According to another tradition reported by the historian Valeriana Maspero, the helm and the bit of Constantine were brought to Milan by Emperor Theodosius I, who resided there, and were exposed at his funeral, as described by St. Ambrose in his funeral oration De obituu Theosdosii. Then, as the bit remained in Milan (where it is currently preserved in the cathedral), the helm with the diadem was transferred to Constantinople, until Theoderic the Great, who had previously threatened Constantinople itself, claimed it as part of its right of the king of Italy. The Byzantines then sent him the diadem, holding the helmet (which was exposed in the cathedral of St. Sophia until the lot of 1204).[citation needed] King Theoderic then adopted the diadem gemmis insignitum, quas pretiosior ferro innexa(s)crucis redemptoris divinae gemma connecteretas (St. Ambrose De obituu Theosdosii) as his crown. This is the Iron Crown, passed by the Goths to the Lombards when they invaded Italy.

In some accounts,[clarification needed] the crown was used in Charlemagne‘s coronation as King of the Lombards.[citation needed] Contemporary or nearly contemporary accounts of the initiations of the earlier kings of the Lombards stress the importance of the king’s tholding the holy lance[clarification needed].

History

The crown was certainly in use for the coronation of the kings of Italy by the 14th century, and presumably since at least the 11th. Old research dates the crown to the 8th or early 9th century.[4] But according to a recent study, the crown in its current state is the result of two different works made between the 4-5th and the 9th century. This seems to validate the legends about the origin of the crown, that date it back to the Lombard era and the coronation of their kings.[1]

Lord Twining cites a hypothesis by Reinhold N. Elze that Gisela, the daughter of the Emperor Louis the Pious who married Duke Eberhard of Friuli, may have originally possessed the crown and left it to her son Berengar I of Italy on her death in 874. Berengar was the only major benefactor of the church at Monza at this time, and also gave the Cathedral of St. John in Monza a cross made in the same style as the Iron Crown, which is still preserved in the church’s treasury. Twining also notes that the Imperial Museum at St. Petersburg includes in its collection two medieval crowns found at Kazan in 1730 made in the same style and of the same size as the Iron Crown. Twining notes that while these crowns and the Iron Crown are too small to be worn around an adult human head, they could be worn on the top of the head if they were affixed to a veil, and this would account for the small holes on the rim of the Iron Crown.[5] Twining also mentions a relief plaque in the cathedral which appears to represent the coronation of Otto IV at Monza in 1209 as it was described by Morigias in 1345 and stresses the point that although four votive crowns are shown hanging above the altar, the crown which the archbishop is placing on the king’s head bears no resemblance to the Iron Crown.[6]

Finally, Twining cites a study by Ludovico Antonio Muratori which documents the various degrees of the ecclesiastical authorities alternately authorizing and suppressing the veneration of the Iron Crown until, in 1688, the matter was subjected to be studied by the Congregation of Rites in Rome, which in 1715 diplomatically concluded its official examination by permitting the Iron Crown to be exposed for public veneration and carried in processions, but leaving the essential point of whether the iron ring came from one of the nails of Christ’s crucifixion undecided. However, subsequently Archbishop Visconti of Milan gave his own decision that “the iron ring in the Monza crown should be considered as one of the Nails of the Holy Cross and as an original relic.”[7] Twining notes that the clergy of Monza assert that despite the centuries that the Iron Crown has been exposed to public veneration, there is not a speck of rust on the essential inner iron ring.[7] Lipinsky, in his examination of the Iron Crown in 1985, noted that the inner ring does not attract a magnet.[8] Analysis of the inner ring in 1993 revealed that the ring is made of silver.[9]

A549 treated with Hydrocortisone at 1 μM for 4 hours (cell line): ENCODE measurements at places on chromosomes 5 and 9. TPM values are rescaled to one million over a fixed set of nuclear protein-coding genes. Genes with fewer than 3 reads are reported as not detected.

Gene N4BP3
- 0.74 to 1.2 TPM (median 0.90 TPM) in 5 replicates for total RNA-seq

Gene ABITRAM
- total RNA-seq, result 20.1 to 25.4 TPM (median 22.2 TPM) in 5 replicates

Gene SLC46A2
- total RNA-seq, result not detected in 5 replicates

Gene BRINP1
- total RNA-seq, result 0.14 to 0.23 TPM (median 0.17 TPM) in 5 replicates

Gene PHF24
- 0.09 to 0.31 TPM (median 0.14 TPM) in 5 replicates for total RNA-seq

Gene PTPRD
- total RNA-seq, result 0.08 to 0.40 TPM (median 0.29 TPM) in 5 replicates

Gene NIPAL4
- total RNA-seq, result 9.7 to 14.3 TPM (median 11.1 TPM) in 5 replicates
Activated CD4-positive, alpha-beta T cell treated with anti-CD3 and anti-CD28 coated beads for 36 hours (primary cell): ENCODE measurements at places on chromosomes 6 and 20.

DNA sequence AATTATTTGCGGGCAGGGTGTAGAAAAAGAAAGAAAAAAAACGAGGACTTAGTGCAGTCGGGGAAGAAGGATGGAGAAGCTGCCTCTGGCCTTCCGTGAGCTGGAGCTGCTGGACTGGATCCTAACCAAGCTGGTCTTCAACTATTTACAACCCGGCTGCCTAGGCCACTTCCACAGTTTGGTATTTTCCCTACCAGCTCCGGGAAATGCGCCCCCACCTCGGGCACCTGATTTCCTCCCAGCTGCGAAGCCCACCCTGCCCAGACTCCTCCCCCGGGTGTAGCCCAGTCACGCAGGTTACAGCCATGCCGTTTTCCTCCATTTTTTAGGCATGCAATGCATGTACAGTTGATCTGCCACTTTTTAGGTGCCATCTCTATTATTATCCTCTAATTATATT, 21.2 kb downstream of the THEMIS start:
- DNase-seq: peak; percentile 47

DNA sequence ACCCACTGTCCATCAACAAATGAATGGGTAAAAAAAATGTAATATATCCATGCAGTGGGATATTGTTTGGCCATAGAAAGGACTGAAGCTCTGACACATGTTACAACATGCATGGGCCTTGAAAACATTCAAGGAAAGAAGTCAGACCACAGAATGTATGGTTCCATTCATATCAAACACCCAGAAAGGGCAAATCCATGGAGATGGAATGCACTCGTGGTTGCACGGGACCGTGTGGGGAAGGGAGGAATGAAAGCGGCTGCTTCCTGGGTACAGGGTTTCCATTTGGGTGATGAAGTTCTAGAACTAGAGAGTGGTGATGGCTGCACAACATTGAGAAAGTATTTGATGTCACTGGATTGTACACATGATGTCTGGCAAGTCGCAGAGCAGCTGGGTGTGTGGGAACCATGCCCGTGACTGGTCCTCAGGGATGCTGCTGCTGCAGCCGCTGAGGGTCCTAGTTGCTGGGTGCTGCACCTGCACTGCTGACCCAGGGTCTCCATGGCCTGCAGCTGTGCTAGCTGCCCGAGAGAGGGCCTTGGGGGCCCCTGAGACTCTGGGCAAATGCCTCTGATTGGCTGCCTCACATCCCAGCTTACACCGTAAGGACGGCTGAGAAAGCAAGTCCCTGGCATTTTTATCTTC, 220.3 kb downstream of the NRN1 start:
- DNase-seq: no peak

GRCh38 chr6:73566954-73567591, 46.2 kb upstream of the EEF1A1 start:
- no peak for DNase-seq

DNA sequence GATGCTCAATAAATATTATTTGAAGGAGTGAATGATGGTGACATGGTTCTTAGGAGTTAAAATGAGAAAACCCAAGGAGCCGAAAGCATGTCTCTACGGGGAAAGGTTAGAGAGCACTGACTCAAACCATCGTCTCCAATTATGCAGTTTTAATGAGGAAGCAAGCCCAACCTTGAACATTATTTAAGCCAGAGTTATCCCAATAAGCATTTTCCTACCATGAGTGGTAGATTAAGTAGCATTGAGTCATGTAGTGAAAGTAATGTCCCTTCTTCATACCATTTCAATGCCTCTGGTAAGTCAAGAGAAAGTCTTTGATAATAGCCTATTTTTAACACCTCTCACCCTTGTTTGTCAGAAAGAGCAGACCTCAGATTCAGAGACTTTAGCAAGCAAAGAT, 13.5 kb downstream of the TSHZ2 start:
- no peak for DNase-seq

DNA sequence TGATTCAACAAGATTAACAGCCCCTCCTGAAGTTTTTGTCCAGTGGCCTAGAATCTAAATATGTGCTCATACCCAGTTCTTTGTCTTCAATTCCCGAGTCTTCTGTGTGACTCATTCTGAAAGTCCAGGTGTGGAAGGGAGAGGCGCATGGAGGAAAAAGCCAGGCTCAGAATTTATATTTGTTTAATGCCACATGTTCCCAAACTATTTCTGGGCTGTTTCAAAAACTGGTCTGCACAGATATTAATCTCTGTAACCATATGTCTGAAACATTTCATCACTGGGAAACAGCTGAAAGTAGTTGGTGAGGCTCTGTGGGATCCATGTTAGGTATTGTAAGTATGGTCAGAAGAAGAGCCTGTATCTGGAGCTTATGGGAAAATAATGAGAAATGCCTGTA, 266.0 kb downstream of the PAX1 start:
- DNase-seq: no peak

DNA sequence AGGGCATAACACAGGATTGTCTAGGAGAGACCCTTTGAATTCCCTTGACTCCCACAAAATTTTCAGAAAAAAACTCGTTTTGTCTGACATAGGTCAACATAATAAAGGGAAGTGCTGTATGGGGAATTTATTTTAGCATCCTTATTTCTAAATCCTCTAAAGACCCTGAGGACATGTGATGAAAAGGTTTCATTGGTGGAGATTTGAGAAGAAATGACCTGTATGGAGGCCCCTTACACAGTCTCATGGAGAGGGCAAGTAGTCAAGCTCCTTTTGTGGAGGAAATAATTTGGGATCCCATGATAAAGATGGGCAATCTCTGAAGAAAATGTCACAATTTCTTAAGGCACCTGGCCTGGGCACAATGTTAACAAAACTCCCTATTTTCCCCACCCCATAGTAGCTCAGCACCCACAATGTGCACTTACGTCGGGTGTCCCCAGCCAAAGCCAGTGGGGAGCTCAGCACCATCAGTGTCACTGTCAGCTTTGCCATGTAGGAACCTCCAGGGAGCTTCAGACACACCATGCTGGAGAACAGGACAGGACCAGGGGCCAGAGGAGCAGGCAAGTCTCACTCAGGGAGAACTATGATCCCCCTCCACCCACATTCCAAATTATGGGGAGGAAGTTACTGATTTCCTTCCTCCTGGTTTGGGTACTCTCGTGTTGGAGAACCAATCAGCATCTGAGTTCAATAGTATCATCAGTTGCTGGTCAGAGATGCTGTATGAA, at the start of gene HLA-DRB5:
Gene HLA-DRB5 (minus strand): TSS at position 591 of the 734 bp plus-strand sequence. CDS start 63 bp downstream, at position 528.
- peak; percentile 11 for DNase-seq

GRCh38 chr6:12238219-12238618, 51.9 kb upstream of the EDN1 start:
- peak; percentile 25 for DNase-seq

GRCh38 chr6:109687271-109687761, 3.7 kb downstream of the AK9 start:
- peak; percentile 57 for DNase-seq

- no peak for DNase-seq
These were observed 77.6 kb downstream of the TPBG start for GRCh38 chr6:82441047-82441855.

Thirty-four coronations with the Iron Crown were counted by the historian Bartolomeo Zucchi from the 9th to the 17th century (beginning with Charlemagne). The Encyclopædia Britannica states that the first reliable record of the use of the Iron Crown in the coronation of a King of Italy is that of the coronation of Henry VII in 1312.[10] Later coronations in which the crown was used include:[citation needed]

Since the 10th century, the Roman-German Kings would travel to Rome to be crowned Holy Roman Emperors. On their way, they traditionally stopped in Lombardy to be crowned with the Iron Crown as Kings of Italy. The traditional site of the coronation was Pavia, the old Lombard capital. However, starting with Conrad II in 1026, coronations were also performed at Milan. In 1530, Charles V received the Iron Crown simultaneously with his Imperial coronation at Bologna.

On May 26, 1805, Napoleon Bonaparte had himself crowned King of Italy at Milan, with suitable splendour and magnificence. Seated upon a throne, he was invested with the usual insignia of royalty by the Cardinal Archbishop of Milan, and ascending the altar, he took the iron crown, and placing it on his head, exclaimed, being part of the ceremony used at the enthronement of the Lombard kings, Dieu me la donne, gare à qui la touche – “God gives it to me, beware whoever touches it”.

On the occasion, Napoleon founded the Order of the Iron Crown, on June 15, 1805. After Napoleon’s fall and the annexation of Lombardy to Austria, the order was re-instituted by the Austrian Emperor Francis I on January 1, 1816.